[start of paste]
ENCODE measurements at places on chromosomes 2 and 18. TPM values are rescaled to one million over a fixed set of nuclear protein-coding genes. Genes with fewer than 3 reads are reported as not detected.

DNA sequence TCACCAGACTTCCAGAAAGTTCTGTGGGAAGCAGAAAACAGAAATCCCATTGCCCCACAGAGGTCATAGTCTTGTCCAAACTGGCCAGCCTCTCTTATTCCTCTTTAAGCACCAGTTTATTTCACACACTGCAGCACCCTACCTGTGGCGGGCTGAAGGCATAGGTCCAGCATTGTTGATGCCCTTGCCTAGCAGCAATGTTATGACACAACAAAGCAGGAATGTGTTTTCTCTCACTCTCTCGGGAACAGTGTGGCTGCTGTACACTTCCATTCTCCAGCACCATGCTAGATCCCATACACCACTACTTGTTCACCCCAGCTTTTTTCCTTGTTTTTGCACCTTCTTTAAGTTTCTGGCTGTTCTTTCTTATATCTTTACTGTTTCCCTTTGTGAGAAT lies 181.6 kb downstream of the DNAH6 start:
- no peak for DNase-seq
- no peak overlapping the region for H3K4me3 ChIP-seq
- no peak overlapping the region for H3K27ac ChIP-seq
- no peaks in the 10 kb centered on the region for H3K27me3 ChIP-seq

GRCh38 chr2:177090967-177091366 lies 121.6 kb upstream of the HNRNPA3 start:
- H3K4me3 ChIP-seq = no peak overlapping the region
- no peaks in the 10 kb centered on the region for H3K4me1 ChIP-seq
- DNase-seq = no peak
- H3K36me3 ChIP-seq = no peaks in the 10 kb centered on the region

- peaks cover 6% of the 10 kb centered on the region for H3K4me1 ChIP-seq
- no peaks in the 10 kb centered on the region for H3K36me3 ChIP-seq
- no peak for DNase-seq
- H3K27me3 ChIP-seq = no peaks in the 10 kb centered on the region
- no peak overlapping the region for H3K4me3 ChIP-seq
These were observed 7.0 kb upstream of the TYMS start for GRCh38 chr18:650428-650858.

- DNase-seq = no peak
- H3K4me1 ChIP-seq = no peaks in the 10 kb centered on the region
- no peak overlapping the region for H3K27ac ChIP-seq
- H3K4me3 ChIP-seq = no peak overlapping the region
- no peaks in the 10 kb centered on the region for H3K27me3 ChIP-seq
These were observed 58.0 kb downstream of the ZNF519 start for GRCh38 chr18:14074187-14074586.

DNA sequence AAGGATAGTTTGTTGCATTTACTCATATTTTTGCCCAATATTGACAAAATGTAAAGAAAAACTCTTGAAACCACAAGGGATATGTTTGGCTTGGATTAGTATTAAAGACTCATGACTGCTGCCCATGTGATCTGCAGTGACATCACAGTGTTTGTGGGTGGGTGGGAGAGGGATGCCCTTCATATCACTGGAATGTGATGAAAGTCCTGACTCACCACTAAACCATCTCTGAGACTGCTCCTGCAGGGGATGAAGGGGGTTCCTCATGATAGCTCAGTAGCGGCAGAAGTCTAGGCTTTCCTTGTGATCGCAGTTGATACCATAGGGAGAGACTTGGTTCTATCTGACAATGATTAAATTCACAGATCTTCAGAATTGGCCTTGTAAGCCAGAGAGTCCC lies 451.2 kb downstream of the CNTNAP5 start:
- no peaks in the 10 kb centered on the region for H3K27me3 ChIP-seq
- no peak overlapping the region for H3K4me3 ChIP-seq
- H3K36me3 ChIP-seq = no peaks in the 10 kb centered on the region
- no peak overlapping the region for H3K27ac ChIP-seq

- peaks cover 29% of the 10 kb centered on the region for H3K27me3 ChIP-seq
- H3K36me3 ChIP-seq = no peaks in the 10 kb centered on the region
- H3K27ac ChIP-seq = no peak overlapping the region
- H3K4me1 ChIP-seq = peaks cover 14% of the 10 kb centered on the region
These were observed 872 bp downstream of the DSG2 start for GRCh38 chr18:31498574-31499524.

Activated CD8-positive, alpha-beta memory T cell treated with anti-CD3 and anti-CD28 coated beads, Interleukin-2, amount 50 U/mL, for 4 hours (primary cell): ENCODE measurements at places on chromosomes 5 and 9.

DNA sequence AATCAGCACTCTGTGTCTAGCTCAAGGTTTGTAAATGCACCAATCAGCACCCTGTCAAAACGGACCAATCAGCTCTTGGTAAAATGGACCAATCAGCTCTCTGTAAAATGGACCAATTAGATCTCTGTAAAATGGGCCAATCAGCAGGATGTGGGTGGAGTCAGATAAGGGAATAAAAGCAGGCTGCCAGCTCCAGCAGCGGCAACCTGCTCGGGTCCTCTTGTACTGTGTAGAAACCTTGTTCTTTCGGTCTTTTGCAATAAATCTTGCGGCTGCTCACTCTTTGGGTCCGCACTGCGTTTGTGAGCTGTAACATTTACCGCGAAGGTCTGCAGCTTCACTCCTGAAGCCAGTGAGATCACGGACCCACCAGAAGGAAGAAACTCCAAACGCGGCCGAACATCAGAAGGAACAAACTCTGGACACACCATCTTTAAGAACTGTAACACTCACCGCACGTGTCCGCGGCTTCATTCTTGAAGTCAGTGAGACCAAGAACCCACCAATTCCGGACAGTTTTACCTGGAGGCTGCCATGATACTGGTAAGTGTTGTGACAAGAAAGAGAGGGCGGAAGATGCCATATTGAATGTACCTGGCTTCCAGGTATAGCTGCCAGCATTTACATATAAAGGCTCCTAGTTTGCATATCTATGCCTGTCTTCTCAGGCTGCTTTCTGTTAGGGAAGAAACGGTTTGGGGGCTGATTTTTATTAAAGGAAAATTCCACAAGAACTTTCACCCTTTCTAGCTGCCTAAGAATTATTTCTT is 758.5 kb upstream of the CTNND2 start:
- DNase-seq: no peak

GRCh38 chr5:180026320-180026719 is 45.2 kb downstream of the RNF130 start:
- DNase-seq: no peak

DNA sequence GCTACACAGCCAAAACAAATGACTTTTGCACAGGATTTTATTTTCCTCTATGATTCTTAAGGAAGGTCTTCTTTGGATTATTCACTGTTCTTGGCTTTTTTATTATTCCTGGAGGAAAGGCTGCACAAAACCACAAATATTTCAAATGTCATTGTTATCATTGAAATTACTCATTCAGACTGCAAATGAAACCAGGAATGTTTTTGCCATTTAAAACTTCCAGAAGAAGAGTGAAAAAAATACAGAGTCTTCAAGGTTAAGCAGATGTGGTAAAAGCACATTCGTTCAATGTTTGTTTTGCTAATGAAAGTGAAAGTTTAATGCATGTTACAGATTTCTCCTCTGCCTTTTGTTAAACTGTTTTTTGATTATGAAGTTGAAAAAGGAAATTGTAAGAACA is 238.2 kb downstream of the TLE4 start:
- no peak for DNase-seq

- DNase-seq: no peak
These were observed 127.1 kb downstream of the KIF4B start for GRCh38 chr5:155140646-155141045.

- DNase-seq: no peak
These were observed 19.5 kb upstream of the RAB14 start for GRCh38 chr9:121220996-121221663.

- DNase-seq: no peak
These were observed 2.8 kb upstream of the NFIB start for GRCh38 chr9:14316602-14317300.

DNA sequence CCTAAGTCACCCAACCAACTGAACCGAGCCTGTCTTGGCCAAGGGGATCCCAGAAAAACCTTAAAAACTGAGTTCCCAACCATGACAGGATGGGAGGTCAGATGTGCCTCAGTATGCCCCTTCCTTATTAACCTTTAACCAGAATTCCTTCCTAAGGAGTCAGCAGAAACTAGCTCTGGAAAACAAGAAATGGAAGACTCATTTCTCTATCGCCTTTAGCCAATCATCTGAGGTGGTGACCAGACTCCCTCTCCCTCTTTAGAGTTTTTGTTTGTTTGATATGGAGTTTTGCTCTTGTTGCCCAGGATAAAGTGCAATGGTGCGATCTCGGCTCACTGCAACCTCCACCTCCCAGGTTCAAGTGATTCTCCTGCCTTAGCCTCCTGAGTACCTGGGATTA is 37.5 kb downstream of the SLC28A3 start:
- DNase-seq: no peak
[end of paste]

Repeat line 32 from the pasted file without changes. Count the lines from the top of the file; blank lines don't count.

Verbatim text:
- H3K4me1 ChIP-seq = peaks cover 14% of the 10 kb centered on the region